No products in the cart.
Get all the latest news on coronavirus and more delivered daily to your inbox. Sign up here.
Dr. L. Anthony Cirillo, director of government affairs of U.S. Acute Care Solutions, and Dr. Devi Nampiaparampil, physician director at Metropolis Pain Medicine, joined “Special Report with Bret Baier” Tuesday to answer viewer questions related to the coronavirus pandemic.
Question: I live about 150 yards downwind from an open-air coronavirus testing center. Do I run the risk of an airborne infection?
“I would say that the risk from that is extremely low. We know that social distancing — staying six feet apart is is already a good safe distance,” Cirillo said. “One hundred and fifty yards would be a pretty safe distance to be from anyone who we know has the virus. So I would say they are still pretty safe.”
Question: Is it true that the loss of taste and smell are early signs of coronavirus infection? And if you are still reporting to your job, should you quarantine if you have that issue?
“The World Health Organization is looking at that right now. That’s not one of the classic symptoms that we’ve been looking for, which is cough, fever, shortness of breath. But they’re looking at it because some early reports from China and from ear, nose and throat surgeons are suggesting that those might be symptoms,” Nampiaparampil said. “So I would say just based on Dr. Fauci’s press conference recently and the president’s, if you’re in a hotspot like New York City and you have those symptoms and it’s possible to quarantine yourself, go ahead and do that to be safe. On the other hand, if you’re in other parts of the country where there’s very little penetration of this illness, it should be OK to go ahead and continue to work.”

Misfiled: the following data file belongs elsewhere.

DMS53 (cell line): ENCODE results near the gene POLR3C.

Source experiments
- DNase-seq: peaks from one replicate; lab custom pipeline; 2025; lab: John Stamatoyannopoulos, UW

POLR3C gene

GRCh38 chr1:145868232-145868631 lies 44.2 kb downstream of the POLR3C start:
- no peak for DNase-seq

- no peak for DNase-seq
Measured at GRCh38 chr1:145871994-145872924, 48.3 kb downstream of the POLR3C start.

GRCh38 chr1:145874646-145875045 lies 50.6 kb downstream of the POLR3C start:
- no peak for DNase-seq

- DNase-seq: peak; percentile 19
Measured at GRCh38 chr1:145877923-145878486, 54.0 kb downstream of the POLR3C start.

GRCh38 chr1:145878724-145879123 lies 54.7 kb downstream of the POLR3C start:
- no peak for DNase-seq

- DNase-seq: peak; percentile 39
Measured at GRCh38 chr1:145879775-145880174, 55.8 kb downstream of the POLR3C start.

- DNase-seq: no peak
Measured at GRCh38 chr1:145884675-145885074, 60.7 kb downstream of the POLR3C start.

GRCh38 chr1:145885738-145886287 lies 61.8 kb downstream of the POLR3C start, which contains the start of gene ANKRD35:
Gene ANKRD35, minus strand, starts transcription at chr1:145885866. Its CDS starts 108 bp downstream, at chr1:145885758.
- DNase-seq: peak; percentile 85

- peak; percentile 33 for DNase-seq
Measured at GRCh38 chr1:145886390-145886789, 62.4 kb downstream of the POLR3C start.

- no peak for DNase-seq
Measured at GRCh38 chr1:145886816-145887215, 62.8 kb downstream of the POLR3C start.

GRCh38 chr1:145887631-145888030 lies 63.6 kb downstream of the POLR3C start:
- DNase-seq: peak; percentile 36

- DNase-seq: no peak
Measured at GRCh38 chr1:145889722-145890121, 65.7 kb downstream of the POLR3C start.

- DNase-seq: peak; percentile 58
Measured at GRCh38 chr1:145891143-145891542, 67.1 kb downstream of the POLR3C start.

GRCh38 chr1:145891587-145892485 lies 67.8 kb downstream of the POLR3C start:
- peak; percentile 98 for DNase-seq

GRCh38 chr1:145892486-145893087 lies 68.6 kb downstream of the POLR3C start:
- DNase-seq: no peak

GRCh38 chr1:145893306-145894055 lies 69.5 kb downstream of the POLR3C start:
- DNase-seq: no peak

Question: I’m hearing a lot of information about coronavirus and its relation to the immune system. There’s a lot of products I’ve seen out there that advertise boosting your immune system or something like that. Are any of those products helpful?
“I would say that there are certainly things that we can do to be healthy and to keep our immune systems healthy. Those include healthy diets, diets that include a wide variety of vitamins and minerals,” Cirillio said. “So I would say that the best advice is not just for now, but on an ongoing basis, is that people should have healthy diets, healthy exercise. Those are the things that help our immune system both today and for the future.”
Question: What do we do about packages? Do we keep them outside? Wipe them down?
“These government-funded researchers sprayed the virus, sort of in a hairspray-type form to different surfaces. And in the best case scenario, the virus survived for about a day,” Nampiaparampil said. “So for most of us, we’re not exposed to a virus in that form. So I would say for most people, it should be OK to just take food or take whatever else materials out of the package and then bring it in. But if you’re in a hot spot, again, take a little bit more precaution. But this, I would not think, is a major source for the spread of this virus.”
Question: What’s your biggest concern on the front lines of the fight against the virus?
“On the front lines, there are two concerns … we need more data about what percentage of the population truly is infected,” Cirillo said. “I think in some ways, the more data we get, we can be more reassuring to the public. And then the second need is that we still need personal protective equipment.”